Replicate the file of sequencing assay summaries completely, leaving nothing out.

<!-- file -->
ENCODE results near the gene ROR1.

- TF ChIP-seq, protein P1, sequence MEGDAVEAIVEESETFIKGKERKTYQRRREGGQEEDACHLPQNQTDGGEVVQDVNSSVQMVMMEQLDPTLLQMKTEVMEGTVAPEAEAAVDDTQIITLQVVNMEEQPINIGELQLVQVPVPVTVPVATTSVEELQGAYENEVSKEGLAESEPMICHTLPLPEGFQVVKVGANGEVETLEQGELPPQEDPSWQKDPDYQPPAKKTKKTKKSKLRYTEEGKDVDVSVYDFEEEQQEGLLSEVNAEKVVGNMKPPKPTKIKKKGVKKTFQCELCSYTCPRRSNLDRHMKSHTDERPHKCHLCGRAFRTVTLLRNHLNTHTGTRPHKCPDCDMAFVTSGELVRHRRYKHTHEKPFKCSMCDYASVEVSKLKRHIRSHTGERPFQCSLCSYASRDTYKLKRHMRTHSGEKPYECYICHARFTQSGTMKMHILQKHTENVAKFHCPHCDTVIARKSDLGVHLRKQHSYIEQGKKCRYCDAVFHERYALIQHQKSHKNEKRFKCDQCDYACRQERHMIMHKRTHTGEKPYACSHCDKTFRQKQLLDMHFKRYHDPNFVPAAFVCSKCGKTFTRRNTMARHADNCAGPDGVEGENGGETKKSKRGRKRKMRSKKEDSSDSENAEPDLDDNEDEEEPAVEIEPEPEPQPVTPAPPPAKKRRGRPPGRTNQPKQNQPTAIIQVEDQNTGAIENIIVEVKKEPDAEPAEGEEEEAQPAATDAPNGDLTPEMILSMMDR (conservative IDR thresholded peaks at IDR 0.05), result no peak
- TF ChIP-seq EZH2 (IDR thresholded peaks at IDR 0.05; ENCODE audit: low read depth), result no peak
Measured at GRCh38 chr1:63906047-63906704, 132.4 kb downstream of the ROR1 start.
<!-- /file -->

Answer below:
ENCODE results near the gene ROR1.

- TF ChIP-seq, protein P1, sequence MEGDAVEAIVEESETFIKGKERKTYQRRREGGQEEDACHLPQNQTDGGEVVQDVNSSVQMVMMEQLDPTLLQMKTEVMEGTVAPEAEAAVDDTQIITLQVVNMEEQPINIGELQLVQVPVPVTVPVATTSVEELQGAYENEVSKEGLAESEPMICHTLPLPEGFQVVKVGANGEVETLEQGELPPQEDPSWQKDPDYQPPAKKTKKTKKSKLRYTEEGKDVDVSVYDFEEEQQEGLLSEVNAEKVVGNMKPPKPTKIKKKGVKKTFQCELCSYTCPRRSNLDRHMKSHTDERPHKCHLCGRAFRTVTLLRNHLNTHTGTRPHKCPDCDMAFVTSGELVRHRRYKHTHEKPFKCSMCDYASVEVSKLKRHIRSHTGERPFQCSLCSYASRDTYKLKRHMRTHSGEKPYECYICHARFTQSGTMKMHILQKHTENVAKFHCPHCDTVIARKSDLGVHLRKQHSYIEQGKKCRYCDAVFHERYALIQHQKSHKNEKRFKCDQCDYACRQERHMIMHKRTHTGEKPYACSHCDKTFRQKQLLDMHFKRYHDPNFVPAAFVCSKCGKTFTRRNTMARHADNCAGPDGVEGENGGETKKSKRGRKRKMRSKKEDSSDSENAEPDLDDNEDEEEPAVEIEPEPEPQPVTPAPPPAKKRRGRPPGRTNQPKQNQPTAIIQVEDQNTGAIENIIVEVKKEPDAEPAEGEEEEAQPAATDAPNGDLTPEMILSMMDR (conservative IDR thresholded peaks at IDR 0.05), result no peak
- TF ChIP-seq EZH2 (IDR thresholded peaks at IDR 0.05; ENCODE audit: low read depth), result no peak
Measured at GRCh38 chr1:63906047-63906704, 132.4 kb downstream of the ROR1 start.